This article has been republished with permission from The Australian newspaper.
A prominent indigenous health service is among the first to be targeted under a crackdown on Medicare rorts expected to recoup millions of dollars for the Federal Government.
The Commonwealth Director of Public Prosecutions has been sent a brief of evidence in relation to the Murri Medical group, which runs primary care and dental services in south-east Queensland and does extensive outreach work.
The Murri group was first raided by Medicare investigators in 2014 and has expanded its operations since then. It had earlier been visited by Alan Tudge, now Human Services Minister, who declared its “model of success” could be replicated elsewhere.
After a protracted investigation, the case is being finalised after the government used the federal budget to herald an unprecedented crackdown on rorts.
The government has vowed to upgrade its debt recovery powers to generate net savings of $103.8 million, having previously been unable to recoup more than 20 per cent of misused rebates. In future, medical practitioners are likely to be required to offset a portion of legitimate earnings to cover their Medicare debts.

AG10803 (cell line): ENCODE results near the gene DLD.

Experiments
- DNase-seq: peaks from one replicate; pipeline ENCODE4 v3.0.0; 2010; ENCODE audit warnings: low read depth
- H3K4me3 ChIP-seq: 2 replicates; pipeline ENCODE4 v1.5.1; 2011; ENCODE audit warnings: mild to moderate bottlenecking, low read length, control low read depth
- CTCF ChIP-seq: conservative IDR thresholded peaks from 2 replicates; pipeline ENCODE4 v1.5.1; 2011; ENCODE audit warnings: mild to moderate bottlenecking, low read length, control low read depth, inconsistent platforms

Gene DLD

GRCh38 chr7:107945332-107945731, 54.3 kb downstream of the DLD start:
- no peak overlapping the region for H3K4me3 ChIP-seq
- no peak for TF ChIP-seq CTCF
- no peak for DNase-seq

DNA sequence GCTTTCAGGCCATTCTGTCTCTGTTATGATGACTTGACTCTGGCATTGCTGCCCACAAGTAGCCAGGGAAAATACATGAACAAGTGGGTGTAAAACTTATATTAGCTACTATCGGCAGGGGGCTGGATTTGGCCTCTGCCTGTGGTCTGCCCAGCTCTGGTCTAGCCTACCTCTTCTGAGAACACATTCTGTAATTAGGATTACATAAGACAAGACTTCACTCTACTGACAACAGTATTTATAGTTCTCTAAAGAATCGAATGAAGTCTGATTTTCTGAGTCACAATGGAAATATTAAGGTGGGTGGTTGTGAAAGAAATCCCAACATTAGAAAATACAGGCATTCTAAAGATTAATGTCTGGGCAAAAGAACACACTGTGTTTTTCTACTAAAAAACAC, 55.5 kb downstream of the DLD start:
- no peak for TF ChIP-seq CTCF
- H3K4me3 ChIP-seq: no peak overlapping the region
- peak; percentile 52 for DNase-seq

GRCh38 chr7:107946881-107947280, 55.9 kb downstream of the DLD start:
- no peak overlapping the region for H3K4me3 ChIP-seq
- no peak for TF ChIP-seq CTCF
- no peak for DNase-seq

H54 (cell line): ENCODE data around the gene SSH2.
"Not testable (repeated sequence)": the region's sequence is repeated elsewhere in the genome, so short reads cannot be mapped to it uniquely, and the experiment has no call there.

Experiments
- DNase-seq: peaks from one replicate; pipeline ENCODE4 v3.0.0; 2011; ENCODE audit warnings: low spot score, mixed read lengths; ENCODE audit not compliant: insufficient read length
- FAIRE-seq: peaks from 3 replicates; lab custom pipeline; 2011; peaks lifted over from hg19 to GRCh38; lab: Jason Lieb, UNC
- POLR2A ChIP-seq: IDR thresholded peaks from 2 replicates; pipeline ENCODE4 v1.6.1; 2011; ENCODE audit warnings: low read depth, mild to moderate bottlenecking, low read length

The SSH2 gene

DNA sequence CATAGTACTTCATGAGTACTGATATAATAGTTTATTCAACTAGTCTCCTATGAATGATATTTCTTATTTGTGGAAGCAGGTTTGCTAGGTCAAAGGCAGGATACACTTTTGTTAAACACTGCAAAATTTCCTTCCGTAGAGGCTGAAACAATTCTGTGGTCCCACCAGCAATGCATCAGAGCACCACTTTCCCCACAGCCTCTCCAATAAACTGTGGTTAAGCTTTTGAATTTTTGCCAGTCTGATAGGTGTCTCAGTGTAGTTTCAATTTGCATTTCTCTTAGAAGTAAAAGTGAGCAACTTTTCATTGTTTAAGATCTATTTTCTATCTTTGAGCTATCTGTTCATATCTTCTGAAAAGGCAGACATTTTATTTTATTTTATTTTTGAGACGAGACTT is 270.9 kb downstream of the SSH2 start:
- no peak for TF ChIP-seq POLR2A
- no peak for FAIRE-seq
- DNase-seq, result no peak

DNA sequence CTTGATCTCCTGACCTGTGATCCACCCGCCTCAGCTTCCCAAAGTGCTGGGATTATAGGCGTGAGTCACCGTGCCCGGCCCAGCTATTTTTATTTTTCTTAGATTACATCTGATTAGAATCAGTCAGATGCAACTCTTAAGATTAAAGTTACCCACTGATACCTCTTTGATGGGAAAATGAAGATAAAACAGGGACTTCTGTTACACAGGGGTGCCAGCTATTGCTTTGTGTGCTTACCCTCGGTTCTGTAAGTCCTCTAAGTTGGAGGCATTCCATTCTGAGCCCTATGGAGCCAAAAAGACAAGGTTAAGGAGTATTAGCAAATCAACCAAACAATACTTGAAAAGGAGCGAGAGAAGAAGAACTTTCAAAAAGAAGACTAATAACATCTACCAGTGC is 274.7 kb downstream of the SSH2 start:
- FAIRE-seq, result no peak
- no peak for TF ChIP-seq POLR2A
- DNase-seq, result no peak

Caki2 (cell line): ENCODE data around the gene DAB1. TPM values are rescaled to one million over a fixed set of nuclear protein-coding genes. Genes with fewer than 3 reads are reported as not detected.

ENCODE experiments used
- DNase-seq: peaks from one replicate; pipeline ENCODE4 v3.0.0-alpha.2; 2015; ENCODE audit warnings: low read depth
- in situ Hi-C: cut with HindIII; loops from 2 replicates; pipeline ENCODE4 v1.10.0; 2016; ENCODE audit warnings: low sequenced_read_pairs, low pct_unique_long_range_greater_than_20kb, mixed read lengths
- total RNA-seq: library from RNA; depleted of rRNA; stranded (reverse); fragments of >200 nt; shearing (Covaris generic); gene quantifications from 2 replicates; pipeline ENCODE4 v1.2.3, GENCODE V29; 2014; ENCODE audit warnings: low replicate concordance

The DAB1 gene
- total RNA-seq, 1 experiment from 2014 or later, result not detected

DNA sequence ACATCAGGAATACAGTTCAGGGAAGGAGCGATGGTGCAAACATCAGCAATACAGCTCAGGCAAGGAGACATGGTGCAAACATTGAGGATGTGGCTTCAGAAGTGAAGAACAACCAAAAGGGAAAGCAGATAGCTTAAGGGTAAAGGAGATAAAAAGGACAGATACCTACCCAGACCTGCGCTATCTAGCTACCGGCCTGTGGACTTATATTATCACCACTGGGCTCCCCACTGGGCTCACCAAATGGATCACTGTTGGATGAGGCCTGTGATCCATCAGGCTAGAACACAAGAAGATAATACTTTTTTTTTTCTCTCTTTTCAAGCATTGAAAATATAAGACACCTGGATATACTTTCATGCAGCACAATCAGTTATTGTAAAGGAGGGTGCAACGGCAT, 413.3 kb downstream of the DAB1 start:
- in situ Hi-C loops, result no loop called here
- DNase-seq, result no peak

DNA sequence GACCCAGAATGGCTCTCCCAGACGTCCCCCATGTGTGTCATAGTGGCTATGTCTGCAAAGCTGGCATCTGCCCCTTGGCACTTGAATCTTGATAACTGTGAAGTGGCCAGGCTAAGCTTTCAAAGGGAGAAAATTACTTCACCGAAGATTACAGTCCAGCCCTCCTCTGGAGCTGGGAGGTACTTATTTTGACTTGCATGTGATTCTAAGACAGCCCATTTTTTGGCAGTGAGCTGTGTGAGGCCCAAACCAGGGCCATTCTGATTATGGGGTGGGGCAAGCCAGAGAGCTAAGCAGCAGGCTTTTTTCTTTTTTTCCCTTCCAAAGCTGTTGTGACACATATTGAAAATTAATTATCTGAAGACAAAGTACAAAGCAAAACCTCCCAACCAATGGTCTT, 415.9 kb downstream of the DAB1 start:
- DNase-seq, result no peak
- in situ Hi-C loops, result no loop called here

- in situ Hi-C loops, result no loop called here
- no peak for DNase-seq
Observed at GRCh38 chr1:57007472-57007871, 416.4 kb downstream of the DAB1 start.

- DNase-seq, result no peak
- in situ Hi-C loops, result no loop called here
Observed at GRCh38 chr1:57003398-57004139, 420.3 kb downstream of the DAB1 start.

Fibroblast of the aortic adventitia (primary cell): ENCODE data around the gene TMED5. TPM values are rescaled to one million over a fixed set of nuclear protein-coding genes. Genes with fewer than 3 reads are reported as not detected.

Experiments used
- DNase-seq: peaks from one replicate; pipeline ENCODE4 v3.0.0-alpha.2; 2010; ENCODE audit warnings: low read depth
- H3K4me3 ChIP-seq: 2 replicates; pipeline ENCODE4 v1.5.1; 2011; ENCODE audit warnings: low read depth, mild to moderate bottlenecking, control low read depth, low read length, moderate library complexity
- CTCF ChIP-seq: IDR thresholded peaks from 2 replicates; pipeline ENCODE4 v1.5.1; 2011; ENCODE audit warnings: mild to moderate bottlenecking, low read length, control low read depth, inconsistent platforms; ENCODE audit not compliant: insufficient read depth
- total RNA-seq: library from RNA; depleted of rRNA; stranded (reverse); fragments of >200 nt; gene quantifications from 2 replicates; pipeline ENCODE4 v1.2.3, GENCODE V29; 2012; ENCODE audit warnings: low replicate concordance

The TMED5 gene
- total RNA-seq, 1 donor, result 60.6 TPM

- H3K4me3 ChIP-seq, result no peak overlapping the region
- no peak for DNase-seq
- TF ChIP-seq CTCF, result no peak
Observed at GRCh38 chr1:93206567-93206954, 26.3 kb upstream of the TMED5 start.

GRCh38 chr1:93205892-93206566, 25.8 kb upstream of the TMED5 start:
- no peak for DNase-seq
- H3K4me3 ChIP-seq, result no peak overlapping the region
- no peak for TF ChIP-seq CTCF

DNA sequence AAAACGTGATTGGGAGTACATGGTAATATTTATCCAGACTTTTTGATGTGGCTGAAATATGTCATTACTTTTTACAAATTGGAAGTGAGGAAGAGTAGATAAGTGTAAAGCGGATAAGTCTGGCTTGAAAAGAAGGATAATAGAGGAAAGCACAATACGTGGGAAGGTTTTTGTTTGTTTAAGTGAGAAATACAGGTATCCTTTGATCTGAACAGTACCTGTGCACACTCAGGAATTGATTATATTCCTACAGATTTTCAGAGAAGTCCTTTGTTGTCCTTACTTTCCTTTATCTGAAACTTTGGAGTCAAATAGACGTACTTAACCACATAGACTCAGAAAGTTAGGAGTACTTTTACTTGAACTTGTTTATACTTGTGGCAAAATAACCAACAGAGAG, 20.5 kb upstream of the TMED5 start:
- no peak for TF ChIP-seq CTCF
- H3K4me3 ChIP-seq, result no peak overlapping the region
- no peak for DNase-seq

A Department of Health spokeswoman said the CDPP had asked for further material on the Murri group case and it would be provided “as a matter of priority”.
“Where people are found to have claimed payments through deliberate fraud, they will be required to pay monies back and may face prosecution,” the spokeswoman said.
“The Department of Health may refer matters to the Commonwealth Director of Public Prosecutions for consideration of prosecution in accordance with the prosecution policy of the Commonwealth.”
The nature of the allegations remains unclear and the Murri group, which uses buses to transport patients and visit indigenous communities, has not offered any public explanation. It was involved in legal action at the start of the investigation that saw Medicare investigators raid its Caboolture premises a second time.
The government has previously also vowed to investigate inappropriate use of Medicare rebates among after-hours home visit GPs, dentists and sleep and skin clinics. It is also reviewing its systems after the apparent sale of Medicare details on the so-called dark web.
While the government has previously downplayed the need for any security upgrade for Medicare cards, which have only a name and magnetic strip, it has left open the option if proposed by companies bidding for a new payments system.
Sean Parnell, The Australian